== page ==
motivations on the number of designs created by designers within the observation period (May 2017- May 2018) and on the market response to these designs. To study these elements, we first perused research done in previous studies on motivations in brand communities, transactional communities, and user innovation communities to create a literature review. Following the literature review, a survey was created which asked Thingiverse makers 5 sets of questions related to their specific motivations for creating and sharing designs and asked them to provide demographic data as well. The results obtained from this research indicate that the motivation to satisfy a personal need has a marginally significant, negative impact on the number of designs created by a maker while the desire to gain approval from others in the community has a significant, positive effect on market response to those designs.
Internet technology has developed rapidly in recent years, and offers new possibilities for researching, particularly when working with hard to reach groups who may benefit from a move away from more traditional methodologies. The research has been informed by various methodologies, and is flexible in its application and nature, varying from an analysis of the content of web pages (Jones, Zahlm and Huws 2001), to complex discourse analytic techniques of ‘electronic conversations’, (Denzin, 1999). One of the most common uses of the Internet as a research tool has focused on the use of online questionnaires, via web page delivery or e-mail, and has proved useful in providing novel insights into research questions (see for example Coomber’s ,1997 investigations of drug dealers) as have on-line focus groups, and real-time interviews (O’Connor and Madge, 2000).
The course creator, not the course, empowers collaborative communities. Using the Internet to communicate without restraints due to place or time has allowed the quantity and quality of human relationships to increase. To prepare our students for the 21 st century, we must understand who our Audi-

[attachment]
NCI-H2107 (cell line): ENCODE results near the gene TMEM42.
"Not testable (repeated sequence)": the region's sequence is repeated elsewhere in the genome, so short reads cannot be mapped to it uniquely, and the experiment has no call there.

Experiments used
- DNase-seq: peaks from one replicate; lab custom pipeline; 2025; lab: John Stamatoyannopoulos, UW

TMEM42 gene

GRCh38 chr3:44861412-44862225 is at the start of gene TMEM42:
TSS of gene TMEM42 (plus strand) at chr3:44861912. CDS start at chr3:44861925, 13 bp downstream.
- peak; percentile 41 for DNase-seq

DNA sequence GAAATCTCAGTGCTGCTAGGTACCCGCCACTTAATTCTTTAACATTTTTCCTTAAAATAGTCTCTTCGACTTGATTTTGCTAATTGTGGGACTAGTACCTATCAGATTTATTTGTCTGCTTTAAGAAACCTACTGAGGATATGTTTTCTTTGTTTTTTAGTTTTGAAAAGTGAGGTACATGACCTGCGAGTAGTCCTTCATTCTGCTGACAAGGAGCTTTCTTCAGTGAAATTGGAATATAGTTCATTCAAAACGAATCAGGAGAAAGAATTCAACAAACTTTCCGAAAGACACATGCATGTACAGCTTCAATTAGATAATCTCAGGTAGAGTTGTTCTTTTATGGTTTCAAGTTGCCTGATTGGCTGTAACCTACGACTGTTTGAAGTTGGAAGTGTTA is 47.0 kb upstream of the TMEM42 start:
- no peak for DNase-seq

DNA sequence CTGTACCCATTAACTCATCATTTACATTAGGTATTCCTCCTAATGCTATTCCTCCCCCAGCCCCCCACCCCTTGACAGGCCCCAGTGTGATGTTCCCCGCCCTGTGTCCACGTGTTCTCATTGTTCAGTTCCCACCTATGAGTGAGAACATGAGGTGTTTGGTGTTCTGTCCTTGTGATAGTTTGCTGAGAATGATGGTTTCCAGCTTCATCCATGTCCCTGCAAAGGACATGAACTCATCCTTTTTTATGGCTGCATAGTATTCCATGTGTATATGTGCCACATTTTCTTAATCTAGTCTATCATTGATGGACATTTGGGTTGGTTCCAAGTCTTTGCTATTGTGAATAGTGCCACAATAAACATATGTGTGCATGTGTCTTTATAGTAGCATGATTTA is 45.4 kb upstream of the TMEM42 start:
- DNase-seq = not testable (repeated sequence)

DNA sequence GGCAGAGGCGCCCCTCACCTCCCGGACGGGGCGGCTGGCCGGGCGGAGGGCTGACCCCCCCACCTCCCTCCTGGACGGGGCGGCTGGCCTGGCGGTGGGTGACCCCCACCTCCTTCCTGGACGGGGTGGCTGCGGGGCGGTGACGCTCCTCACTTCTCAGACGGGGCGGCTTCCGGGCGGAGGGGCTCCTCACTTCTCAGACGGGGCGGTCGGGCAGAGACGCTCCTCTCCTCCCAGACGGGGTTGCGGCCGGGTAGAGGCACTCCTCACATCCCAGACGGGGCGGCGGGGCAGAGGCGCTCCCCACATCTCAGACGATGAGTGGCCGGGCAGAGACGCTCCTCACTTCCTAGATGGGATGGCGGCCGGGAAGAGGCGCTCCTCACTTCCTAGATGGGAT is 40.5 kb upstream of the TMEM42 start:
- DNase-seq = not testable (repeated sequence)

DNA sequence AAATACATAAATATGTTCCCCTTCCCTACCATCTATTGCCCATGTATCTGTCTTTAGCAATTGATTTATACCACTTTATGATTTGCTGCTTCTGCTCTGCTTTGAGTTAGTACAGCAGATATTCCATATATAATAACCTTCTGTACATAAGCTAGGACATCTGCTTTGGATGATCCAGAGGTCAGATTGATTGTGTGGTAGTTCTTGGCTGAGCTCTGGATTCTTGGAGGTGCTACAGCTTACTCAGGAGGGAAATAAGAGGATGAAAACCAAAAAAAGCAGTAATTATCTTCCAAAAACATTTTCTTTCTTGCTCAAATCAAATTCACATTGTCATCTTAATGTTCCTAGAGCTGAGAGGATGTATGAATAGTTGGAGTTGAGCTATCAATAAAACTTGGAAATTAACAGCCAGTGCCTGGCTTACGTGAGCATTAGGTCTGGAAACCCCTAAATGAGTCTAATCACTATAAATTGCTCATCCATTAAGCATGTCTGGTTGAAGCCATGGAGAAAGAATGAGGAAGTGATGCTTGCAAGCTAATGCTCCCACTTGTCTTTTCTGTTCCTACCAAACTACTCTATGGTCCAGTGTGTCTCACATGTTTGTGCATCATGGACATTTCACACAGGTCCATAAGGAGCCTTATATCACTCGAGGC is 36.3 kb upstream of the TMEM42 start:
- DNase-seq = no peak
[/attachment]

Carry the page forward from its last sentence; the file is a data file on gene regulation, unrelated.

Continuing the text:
In addition to the experimental disturbances, there are many other possible factors that could have inﬂuenced the variability of populations within the periphyton. For instance, the periphyton communities experienced environmental variability through- out the duration of the experiment due to natural weather conditions and small-scale variability in environmental forces. Acknowledging this environmental stochasticity, we intentionally implemented experimental disturbances that were more extreme than the natural variability that we observed during this time period. Additionally, we did not account for colonization of diatoms or bacteria after disturbances were implemented, which may have generated additional variability in these communities. However, because the Plexiglas slides were rerandomized between disturbances, we expect systematic bias from immigration to be minimal between treatments. Furthermore, the diatom and bacterial data sets are complementary in their strengths; the diatom data were obtained through direct counts, meaning that there is high accuracy in identiﬁ- cation, although only a subsample of the community was measured. Conversely, nearly the entire bacterial community was sampled but with some degree of bias from using ARISA (45). Thus, because the two data sets were obtained using different methods, we are conﬁdent that the similarities in the results are not an artifact of our methodology. Prediction of microbial communities is an oft-cited goal of microbial ecology. However, predictive models can be accurate only if the process that they are describing is inherently repeatable. For instance, statistical models will produce a good ﬁt to microbial community composition data only if these microbial communities show consistent responses to environmental drivers. The results of these experiments indi- cate that microbial communities do show repeatability in their response to environ- mental stress, because communities became more similar to one another after expe- riencing the same disturbance. This ﬁnding could be tested in other systems by examining whether predictive models of bacterial community composition (e.g., refer- ence 14) have lower error rates when modeling disturbed communities. These results suggest that changes to microbial communities could be modeled using abiotic drivers